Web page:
If you have symptoms or signs of anal cancer, you should make an appointment to see a health care provider. Your doctor will ask about your symptoms and medical history to understand any risk factors you may have. They will also perform a physical exam, which can include a pelvic exam, a Pap test, and possibly also a digital rectal exam to feel for any lumps in your anus or rectum.
If your doctor finds any problems, they may order other exams or tests to understand more. They may recommend getting an image of your anal canal to see any changes or problems. This may include an ultrasound, X-ray, computed tomography (CT or CAT) scan, or an anoscopy or sigmoidoscopy. An anoscopy uses a thin lighted tube called an anoscope that allows the doctor to see inside the anus or rectum. A sigmoidoscopy is similar to an anoscopy, but uses a small camera instead of a light. These procedures may be done under sedation.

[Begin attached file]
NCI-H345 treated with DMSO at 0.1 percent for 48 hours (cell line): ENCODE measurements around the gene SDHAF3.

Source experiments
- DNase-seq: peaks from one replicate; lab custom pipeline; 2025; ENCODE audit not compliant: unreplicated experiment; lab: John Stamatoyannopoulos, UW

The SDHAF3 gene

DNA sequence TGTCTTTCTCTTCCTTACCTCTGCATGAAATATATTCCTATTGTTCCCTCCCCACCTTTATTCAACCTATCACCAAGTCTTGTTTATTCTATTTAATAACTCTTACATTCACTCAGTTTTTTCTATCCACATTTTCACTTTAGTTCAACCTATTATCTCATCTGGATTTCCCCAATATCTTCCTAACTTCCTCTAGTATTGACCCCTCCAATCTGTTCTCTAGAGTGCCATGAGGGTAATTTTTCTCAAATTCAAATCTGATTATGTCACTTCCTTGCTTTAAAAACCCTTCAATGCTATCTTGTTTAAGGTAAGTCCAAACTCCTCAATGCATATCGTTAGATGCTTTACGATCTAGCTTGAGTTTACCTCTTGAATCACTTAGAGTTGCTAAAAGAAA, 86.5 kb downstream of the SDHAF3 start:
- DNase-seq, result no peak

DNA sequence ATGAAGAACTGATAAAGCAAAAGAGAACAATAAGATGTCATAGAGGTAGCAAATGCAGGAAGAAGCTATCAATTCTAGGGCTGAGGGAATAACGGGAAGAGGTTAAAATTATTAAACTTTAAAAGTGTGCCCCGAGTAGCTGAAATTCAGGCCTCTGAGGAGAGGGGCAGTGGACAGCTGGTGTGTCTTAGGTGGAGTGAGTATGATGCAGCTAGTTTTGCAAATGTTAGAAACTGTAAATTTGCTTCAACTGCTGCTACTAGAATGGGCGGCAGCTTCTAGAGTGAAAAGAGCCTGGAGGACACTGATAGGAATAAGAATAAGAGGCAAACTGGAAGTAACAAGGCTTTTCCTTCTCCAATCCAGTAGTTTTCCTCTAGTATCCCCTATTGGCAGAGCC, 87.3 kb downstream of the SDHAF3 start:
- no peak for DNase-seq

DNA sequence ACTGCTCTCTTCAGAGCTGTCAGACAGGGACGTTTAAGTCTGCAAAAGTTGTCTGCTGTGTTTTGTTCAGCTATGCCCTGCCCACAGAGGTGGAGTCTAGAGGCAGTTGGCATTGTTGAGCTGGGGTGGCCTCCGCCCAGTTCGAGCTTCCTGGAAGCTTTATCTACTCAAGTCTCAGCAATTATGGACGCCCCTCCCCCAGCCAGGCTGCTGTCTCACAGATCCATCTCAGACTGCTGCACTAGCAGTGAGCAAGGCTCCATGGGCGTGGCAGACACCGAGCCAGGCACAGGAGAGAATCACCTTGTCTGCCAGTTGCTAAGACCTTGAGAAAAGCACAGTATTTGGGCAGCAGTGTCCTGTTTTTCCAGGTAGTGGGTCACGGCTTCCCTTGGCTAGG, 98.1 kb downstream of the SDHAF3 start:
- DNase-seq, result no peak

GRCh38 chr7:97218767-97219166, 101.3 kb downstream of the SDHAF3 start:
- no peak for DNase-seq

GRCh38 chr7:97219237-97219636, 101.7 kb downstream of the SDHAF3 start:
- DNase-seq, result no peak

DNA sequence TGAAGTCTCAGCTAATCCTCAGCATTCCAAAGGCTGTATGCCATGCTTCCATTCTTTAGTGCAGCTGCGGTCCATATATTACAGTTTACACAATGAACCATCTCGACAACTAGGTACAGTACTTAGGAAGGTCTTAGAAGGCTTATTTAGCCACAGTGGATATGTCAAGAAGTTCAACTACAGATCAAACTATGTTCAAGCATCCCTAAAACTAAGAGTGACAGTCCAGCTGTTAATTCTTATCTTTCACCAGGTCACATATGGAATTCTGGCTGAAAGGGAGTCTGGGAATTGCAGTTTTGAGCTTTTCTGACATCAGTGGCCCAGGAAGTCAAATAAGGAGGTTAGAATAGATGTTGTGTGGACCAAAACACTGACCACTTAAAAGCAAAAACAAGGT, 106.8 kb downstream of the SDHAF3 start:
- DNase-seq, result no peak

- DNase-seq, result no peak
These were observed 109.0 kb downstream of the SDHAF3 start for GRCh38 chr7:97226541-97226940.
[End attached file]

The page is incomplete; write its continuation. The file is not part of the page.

If you have a suspected or confirmed history of HPV infection of the anus, our surgeons may perform high resolution anoscopy, a procedure that allows the examination of the anal canal and the perianal skin to identify and treat anal dysplasia, a common precursor of squamous cell carcinoma.
In order to establish a definitive diagnosis, a biopsy of any suspicious area will be undertaken, which involves a surgeon removing a small piece of tissue (usually under sedation due to the location of anal cancer). A pathologist will then look at the tissue to see if there are any cancer cells present. It is important to have this done by an expert pathologist in order to get the most accurate diagnosis possible. Our pathologists at Columbia Cancer have years of experience in performing such sensitive diagnostic tests as these and work closely with your care team to find the best treatments specific to your cancer.